The Abhidharma, collections of systematic summaries of the sutras, mention Darśana-citta (visions).[6]

Indian Mahayana philosophers Vasubandhu and Asanga acknowledged five paths to liberation, of which the third is darśana-marga, the "path of seeing".[7]

Nagarjuna, a prominent philosopher of the Madhyamaka school of Mahayana Buddhism, wrote that the wise person perceives tattva-darśana—true reality.[8][9][need quotation to verify]

Other meanings[edit]

Another common use of the term darshan is its application to the six systems of thought, called darśanam, that comprise Hindu philosophy.

Scholar of religion Richard H. Davis has said that darśana (viewpoint, philosophical school) is one of three terms in classical Indian discourse that could be considered roughly analogous to what today's English-speakers understand as "religion." The other two terms are dharma (duty, morality, a code of proper conduct) and marga (route, spiritual path). According to Davis, "most Hindu texts accepted that religious paths (marga) are relative to the points of view (darśana) and moral responsibilities (dharma) of practitioners, whose individual circumstances may make one or another course of action more appropriate in their particular situations."[10]

Poet Gary Snyder has given a naturalistic meaning to darshan:

It's a gift; it's like there's a moment in which the thing is ready to let you see it. In India, this is called darshan. Darshan means getting a view, and if the clouds blow away, as they did once for me, and you get a view of the Himalayas from the foothills, an Indian person would say, 'Ah, the Himalayas are giving you their darshan'; they're letting you have their view. This comfortable, really deep way of getting a sense of something takes time. It doesn't show itself to you right away. It isn't even necessary to know the names of things the way a botanist would. It's more important to be aware of the 'suchness' of the thing; it's a reality. It's also a source of a certain kind of inspiration for creativity. I see it in the work of Georgia O'Keeffe..."[11]

It can mean radiation or radiance, in the sense of a radio signal being radiated from a transmitter aerial.[citation needed]

In Nepalese culture darshan stands for Namaste, reverence to an older or superior person.[citation needed]

In Sikh culture, folios or manuscripts that depict all ten Gurus on a single page are called darshan paintings, simply because they offer a vision of all ten sacred Gurus in one glance.

See also[edit]


  1. ^ Klaus Klostermaier (2007), Hinduism: A Beginner's Guide, ISBN 978-1851685387, Chapter 2, page 26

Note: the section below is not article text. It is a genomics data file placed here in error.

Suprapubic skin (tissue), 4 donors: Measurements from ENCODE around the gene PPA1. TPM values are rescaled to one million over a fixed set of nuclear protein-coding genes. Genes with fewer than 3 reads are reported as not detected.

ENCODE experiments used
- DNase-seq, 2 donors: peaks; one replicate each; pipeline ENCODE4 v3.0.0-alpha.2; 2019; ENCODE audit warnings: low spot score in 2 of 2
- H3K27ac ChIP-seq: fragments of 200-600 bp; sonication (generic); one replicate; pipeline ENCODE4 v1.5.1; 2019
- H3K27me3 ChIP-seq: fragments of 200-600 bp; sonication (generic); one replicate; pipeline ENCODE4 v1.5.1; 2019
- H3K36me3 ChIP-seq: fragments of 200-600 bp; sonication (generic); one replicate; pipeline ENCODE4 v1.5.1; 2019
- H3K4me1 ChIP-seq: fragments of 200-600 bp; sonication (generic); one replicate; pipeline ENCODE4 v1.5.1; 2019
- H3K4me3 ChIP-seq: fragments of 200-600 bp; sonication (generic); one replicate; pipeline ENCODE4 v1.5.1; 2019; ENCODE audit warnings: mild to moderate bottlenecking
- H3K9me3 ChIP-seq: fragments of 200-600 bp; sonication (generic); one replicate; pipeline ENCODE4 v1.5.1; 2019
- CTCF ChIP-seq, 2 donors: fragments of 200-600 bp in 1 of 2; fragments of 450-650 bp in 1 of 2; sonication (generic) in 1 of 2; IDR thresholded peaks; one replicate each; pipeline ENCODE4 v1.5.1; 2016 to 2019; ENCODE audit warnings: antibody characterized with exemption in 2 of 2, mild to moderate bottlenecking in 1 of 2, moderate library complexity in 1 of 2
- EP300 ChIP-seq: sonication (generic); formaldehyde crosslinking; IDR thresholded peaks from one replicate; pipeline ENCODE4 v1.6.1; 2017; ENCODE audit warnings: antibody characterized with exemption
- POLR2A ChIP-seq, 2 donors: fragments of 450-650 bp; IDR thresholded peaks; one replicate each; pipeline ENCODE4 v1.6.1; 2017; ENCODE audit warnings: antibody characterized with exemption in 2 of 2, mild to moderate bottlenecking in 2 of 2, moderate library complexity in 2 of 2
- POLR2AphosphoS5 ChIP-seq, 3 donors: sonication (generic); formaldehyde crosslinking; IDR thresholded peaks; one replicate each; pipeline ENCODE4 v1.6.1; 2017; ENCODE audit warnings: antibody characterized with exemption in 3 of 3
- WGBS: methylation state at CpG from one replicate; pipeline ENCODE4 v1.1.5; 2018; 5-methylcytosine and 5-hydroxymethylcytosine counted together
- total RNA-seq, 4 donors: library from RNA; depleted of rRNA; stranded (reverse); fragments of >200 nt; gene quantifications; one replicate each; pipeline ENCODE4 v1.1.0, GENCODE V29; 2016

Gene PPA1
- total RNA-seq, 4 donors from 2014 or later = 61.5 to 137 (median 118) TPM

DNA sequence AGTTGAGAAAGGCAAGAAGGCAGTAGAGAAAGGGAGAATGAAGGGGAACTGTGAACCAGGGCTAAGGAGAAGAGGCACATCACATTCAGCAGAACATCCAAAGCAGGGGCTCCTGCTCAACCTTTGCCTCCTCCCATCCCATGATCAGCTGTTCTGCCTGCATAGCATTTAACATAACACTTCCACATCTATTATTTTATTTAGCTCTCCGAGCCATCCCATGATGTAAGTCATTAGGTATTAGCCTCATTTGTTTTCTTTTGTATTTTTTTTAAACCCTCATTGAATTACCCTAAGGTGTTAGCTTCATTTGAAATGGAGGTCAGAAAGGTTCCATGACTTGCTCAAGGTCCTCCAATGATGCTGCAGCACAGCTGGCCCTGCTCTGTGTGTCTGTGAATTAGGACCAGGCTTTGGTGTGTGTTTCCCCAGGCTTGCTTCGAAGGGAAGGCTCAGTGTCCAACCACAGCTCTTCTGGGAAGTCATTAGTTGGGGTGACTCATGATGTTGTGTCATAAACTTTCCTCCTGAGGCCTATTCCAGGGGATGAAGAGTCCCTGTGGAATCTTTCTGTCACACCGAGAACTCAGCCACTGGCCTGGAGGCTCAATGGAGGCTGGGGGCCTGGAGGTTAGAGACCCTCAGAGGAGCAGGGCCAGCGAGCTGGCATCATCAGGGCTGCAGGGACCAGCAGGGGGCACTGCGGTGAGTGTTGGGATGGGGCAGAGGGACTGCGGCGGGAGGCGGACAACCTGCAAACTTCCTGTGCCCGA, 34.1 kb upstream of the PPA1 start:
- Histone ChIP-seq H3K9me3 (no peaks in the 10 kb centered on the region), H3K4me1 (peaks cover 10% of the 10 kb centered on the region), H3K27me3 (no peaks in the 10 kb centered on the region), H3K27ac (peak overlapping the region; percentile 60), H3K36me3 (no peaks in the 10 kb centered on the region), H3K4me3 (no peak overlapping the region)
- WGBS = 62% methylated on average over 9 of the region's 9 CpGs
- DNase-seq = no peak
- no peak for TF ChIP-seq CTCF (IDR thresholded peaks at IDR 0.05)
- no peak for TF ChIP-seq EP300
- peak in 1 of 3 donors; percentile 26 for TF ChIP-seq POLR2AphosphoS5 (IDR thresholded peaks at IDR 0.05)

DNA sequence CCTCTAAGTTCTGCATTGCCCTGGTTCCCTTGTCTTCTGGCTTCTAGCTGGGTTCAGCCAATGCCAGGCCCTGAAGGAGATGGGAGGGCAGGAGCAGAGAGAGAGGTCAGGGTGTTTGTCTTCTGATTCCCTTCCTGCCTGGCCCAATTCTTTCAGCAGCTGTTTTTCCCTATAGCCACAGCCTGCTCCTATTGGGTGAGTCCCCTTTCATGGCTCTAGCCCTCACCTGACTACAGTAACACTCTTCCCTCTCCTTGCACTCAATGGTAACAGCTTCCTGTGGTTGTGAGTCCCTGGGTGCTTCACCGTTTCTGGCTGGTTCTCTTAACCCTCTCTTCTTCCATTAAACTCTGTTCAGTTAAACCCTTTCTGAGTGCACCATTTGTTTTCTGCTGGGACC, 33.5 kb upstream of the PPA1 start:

2. ^ Flood 2011, p. 194.
  3. ^ "Darshan". Encyclopædia Britannica. Retrieved 12 February 2013. 
  4. ^ Sivananda 1988, p. 24
  5. ^ Paul Harrison, "Commemoration and identification in Buddhanusmṛti", in Gyatso 1992, p. 223
  6. ^ Gyatso 1992, p. 288
  7. ^ Gethin 1998, p. 194
  8. ^ "Chapter 26". Mūlamadhyamakakārikā [Fundamental Verses on the Middle Way]. verse 10. 
  9. ^ Unno 1993, p. 347
  10. ^ Davis 2008, pp. 363–364
  11. ^ White 1994, p. 148


  • Davis, Richard H. (2008). "Tolerance and hierarchy: accommodating multiple religious paths in Hinduism". In Neusner, Jacob; Chilton, Bruce. Religious tolerance in world religions. West Conshohocken, PA: Templeton Foundation Press. pp. 360–376. ISBN 1599471361. OCLC 174500978. 
  • Flood, Gavin D. (2011), "Miracles in Hinduism", in Twelftree, Graham H., The Cambridge Companion to Miracles, Cambridge University Press 
  • Gethin, Rupert (1998). The foundations of Buddhism. New York: Oxford University Press. ISBN 0192892231. OCLC 38392391. 
  • Gyatso, Janet, ed. (1992). In the mirror of memory: reflections on mindfulness and remembrance in Indian and Tibetan Buddhism. Albany, NY: State University of New York Press. ISBN 0791410773. OCLC 24068984. 
  • Sivananda, Sri Swami (1988) [1934]. The practice of brahmacharya (PDF) (1st revised ed.). Shivanandanagar, Uttar Pradesh: Divine Life Society. ISBN 8170520673. 
  • Unno, Taitetsu (1993). "San-lun, T'ien T'ai, and Hua-yen". In Takeuchi, Yoshinori; Bragt, Jan van. Buddhist spirituality: Indian, Southeast Asian, Tibetan, and early Chinese. World spirituality. New York: Crossroad. pp. 343–365. ISBN 0824512774. OCLC 27432658. 
  • White, Jonathan, ed. (1994). Talking on the water: conversations about nature and creativity. San Francisco: Sierra Club Books. ISBN 0871565153. OCLC 27640603. 
  • Purdom, C.B., ed. (1955). God to Man and Man to God: the Discourses of Meher Baba. London: Victor Gollancz. 

Further reading[edit]